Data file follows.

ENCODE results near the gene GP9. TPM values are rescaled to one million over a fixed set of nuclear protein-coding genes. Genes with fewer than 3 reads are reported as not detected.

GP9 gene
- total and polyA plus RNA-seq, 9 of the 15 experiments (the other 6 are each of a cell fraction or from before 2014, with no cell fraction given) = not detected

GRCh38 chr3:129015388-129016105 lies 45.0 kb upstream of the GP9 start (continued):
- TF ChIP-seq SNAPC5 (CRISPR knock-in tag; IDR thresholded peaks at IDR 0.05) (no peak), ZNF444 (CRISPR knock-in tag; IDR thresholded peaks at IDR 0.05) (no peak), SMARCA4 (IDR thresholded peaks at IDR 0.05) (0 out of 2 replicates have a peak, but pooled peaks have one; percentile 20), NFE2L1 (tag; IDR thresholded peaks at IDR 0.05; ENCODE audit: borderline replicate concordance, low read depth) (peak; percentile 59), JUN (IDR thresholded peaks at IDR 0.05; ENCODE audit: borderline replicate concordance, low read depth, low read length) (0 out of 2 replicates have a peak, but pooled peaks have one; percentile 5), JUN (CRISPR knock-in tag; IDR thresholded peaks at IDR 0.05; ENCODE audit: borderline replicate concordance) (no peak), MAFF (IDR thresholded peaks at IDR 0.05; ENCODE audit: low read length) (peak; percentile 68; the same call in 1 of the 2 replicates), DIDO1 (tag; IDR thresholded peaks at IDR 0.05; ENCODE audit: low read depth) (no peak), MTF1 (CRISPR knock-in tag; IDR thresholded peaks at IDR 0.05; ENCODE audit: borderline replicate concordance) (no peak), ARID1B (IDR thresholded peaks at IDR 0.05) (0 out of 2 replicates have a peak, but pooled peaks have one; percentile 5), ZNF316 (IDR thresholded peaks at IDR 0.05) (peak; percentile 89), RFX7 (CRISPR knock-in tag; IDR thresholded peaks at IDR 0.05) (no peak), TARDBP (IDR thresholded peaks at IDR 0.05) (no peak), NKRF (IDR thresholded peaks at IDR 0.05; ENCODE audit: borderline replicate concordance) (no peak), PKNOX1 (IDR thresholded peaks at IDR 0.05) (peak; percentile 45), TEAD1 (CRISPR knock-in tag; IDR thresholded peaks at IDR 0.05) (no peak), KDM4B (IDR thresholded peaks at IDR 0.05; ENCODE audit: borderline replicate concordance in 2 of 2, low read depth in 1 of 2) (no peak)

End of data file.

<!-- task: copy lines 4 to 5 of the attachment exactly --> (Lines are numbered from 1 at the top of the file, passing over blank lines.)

GRCh38 chr3:129015388-129016105 lies 45.0 kb upstream of the GP9 start (continued):
- TF ChIP-seq SNAPC5 (CRISPR knock-in tag; IDR thresholded peaks at IDR 0.05) (no peak), ZNF444 (CRISPR knock-in tag; IDR thresholded peaks at IDR 0.05) (no peak), SMARCA4 (IDR thresholded peaks at IDR 0.05) (0 out of 2 replicates have a peak, but pooled peaks have one; percentile 20), NFE2L1 (tag; IDR thresholded peaks at IDR 0.05; ENCODE audit: borderline replicate concordance, low read depth) (peak; percentile 59), JUN (IDR thresholded peaks at IDR 0.05; ENCODE audit: borderline replicate concordance, low read depth, low read length) (0 out of 2 replicates have a peak, but pooled peaks have one; percentile 5), JUN (CRISPR knock-in tag; IDR thresholded peaks at IDR 0.05; ENCODE audit: borderline replicate concordance) (no peak), MAFF (IDR thresholded peaks at IDR 0.05; ENCODE audit: low read length) (peak; percentile 68; the same call in 1 of the 2 replicates), DIDO1 (tag; IDR thresholded peaks at IDR 0.05; ENCODE audit: low read depth) (no peak), MTF1 (CRISPR knock-in tag; IDR thresholded peaks at IDR 0.05; ENCODE audit: borderline replicate concordance) (no peak), ARID1B (IDR thresholded peaks at IDR 0.05) (0 out of 2 replicates have a peak, but pooled peaks have one; percentile 5), ZNF316 (IDR thresholded peaks at IDR 0.05) (peak; percentile 89), RFX7 (CRISPR knock-in tag; IDR thresholded peaks at IDR 0.05) (no peak), TARDBP (IDR thresholded peaks at IDR 0.05) (no peak), NKRF (IDR thresholded peaks at IDR 0.05; ENCODE audit: borderline replicate concordance) (no peak), PKNOX1 (IDR thresholded peaks at IDR 0.05) (peak; percentile 45), TEAD1 (CRISPR knock-in tag; IDR thresholded peaks at IDR 0.05) (no peak), KDM4B (IDR thresholded peaks at IDR 0.05; ENCODE audit: borderline replicate concordance in 2 of 2, low read depth in 1 of 2) (no peak)